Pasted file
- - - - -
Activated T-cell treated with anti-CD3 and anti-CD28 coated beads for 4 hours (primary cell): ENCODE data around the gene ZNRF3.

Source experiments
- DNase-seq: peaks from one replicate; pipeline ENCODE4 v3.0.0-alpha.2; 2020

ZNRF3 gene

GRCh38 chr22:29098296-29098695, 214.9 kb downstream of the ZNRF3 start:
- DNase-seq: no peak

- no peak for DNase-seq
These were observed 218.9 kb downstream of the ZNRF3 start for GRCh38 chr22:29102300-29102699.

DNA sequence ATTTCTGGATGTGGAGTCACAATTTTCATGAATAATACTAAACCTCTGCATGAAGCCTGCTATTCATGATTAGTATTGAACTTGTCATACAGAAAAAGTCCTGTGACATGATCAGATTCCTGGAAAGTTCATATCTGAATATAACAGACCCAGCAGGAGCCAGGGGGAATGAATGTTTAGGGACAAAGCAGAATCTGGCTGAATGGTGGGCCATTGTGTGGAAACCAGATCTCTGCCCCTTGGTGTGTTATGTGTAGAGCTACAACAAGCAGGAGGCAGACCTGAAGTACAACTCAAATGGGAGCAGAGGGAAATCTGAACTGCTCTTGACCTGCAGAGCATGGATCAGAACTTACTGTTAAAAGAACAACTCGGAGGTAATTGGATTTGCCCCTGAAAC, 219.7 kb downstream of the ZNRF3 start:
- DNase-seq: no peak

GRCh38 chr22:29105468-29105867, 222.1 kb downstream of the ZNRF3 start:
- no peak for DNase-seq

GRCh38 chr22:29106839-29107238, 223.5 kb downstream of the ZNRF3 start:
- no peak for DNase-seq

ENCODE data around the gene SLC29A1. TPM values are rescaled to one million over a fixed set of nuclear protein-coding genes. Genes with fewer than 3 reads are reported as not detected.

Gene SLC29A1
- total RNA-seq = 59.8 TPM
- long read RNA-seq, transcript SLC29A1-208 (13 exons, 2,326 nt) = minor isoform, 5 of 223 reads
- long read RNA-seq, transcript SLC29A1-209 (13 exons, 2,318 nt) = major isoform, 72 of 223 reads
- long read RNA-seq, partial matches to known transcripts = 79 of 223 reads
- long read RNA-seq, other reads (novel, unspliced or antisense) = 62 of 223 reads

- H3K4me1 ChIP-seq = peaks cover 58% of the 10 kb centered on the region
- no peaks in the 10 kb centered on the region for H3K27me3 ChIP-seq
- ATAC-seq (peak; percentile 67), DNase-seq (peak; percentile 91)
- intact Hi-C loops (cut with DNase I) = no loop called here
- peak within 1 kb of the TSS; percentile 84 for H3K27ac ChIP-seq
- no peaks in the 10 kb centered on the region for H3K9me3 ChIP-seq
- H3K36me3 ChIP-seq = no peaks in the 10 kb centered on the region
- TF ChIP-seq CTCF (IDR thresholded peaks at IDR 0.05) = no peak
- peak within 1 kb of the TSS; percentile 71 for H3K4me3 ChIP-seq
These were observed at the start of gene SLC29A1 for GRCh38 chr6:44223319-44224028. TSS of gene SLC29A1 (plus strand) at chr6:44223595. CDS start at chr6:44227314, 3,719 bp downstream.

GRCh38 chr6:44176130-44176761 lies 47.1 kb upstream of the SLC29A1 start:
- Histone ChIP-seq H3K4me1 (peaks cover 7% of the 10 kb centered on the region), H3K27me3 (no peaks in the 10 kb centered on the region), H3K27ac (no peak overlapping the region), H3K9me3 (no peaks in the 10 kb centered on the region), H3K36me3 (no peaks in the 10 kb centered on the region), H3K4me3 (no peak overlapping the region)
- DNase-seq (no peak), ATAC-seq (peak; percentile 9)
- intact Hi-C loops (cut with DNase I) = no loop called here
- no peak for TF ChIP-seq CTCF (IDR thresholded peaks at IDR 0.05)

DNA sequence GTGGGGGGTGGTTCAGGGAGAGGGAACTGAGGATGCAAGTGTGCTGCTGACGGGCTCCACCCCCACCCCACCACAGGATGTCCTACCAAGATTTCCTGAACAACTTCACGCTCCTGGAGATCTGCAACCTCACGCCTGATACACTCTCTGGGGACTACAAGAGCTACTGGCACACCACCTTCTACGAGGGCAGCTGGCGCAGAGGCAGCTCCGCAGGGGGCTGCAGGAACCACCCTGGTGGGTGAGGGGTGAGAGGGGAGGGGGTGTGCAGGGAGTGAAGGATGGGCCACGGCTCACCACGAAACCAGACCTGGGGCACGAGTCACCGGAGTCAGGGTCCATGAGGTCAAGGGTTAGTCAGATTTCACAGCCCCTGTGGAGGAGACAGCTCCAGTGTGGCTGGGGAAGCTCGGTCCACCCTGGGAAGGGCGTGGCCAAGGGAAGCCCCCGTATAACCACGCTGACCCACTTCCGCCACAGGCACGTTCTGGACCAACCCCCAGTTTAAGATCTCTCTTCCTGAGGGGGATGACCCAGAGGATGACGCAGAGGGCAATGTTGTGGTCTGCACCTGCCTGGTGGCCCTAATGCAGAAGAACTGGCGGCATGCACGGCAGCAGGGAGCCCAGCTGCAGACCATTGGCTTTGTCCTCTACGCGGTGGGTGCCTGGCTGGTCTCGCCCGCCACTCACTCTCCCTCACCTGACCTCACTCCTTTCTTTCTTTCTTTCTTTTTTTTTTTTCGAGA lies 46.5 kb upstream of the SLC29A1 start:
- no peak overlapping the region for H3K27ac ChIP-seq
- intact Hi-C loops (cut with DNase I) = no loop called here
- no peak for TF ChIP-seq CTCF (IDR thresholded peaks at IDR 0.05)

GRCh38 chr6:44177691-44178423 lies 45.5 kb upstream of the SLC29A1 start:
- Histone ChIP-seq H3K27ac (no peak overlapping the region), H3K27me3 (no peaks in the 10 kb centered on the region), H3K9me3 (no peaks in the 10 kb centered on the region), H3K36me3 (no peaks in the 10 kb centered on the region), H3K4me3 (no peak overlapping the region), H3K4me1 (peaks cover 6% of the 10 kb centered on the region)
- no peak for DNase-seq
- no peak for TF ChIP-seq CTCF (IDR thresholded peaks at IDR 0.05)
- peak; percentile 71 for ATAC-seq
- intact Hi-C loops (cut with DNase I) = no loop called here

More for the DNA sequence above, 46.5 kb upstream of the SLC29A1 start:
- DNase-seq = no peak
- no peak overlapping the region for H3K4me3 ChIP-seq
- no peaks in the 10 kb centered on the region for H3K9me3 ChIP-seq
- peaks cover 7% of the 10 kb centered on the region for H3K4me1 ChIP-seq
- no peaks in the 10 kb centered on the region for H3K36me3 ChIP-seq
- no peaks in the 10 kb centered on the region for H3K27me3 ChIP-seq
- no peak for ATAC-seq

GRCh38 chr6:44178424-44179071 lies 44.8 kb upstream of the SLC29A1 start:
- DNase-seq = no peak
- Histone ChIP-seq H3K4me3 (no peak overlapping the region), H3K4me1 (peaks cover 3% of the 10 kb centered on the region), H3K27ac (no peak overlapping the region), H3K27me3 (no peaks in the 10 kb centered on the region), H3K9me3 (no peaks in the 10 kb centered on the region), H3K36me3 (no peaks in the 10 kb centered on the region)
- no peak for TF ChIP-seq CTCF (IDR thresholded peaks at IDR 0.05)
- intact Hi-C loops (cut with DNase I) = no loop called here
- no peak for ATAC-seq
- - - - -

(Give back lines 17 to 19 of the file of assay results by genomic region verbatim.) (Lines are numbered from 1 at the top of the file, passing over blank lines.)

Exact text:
- total RNA-seq = 59.8 TPM
- long read RNA-seq, transcript SLC29A1-208 (13 exons, 2,326 nt) = minor isoform, 5 of 223 reads
- long read RNA-seq, transcript SLC29A1-209 (13 exons, 2,318 nt) = major isoform, 72 of 223 reads